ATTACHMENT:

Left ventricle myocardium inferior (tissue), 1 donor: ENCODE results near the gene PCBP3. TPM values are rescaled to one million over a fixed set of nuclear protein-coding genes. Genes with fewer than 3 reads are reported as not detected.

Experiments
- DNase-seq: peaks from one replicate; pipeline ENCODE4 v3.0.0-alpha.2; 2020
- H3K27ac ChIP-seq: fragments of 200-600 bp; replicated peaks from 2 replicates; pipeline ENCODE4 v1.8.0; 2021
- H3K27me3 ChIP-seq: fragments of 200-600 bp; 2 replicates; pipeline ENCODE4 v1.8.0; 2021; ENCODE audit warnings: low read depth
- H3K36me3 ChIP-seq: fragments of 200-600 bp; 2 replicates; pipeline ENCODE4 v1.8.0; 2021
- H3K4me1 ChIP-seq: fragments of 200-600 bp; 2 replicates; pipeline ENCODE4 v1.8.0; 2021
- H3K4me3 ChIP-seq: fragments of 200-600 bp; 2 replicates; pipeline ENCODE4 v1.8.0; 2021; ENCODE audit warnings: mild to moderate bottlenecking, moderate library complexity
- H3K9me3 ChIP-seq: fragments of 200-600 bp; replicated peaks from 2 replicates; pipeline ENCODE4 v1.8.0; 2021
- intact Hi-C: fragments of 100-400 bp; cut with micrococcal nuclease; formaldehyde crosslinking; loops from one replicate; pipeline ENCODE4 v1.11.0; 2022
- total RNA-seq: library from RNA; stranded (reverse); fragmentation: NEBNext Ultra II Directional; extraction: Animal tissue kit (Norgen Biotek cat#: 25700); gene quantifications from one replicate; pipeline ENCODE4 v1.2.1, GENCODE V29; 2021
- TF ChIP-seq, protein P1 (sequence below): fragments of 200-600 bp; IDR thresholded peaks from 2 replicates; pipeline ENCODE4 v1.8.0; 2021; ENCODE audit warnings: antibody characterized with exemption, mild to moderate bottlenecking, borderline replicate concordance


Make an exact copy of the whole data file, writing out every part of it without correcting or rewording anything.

Left ventricle myocardium inferior (tissue), 1 donor: ENCODE results near the gene PCBP3. TPM values are rescaled to one million over a fixed set of nuclear protein-coding genes. Genes with fewer than 3 reads are reported as not detected.

Experiments
- DNase-seq: peaks from one replicate; pipeline ENCODE4 v3.0.0-alpha.2; 2020
- H3K27ac ChIP-seq: fragments of 200-600 bp; replicated peaks from 2 replicates; pipeline ENCODE4 v1.8.0; 2021
- H3K27me3 ChIP-seq: fragments of 200-600 bp; 2 replicates; pipeline ENCODE4 v1.8.0; 2021; ENCODE audit warnings: low read depth
- H3K36me3 ChIP-seq: fragments of 200-600 bp; 2 replicates; pipeline ENCODE4 v1.8.0; 2021
- H3K4me1 ChIP-seq: fragments of 200-600 bp; 2 replicates; pipeline ENCODE4 v1.8.0; 2021
- H3K4me3 ChIP-seq: fragments of 200-600 bp; 2 replicates; pipeline ENCODE4 v1.8.0; 2021; ENCODE audit warnings: mild to moderate bottlenecking, moderate library complexity
- H3K9me3 ChIP-seq: fragments of 200-600 bp; replicated peaks from 2 replicates; pipeline ENCODE4 v1.8.0; 2021
- intact Hi-C: fragments of 100-400 bp; cut with micrococcal nuclease; formaldehyde crosslinking; loops from one replicate; pipeline ENCODE4 v1.11.0; 2022
- total RNA-seq: library from RNA; stranded (reverse); fragmentation: NEBNext Ultra II Directional; extraction: Animal tissue kit (Norgen Biotek cat#: 25700); gene quantifications from one replicate; pipeline ENCODE4 v1.2.1, GENCODE V29; 2021
- TF ChIP-seq, protein P1 (sequence below): fragments of 200-600 bp; IDR thresholded peaks from 2 replicates; pipeline ENCODE4 v1.8.0; 2021; ENCODE audit warnings: antibody characterized with exemption, mild to moderate bottlenecking, borderline replicate concordance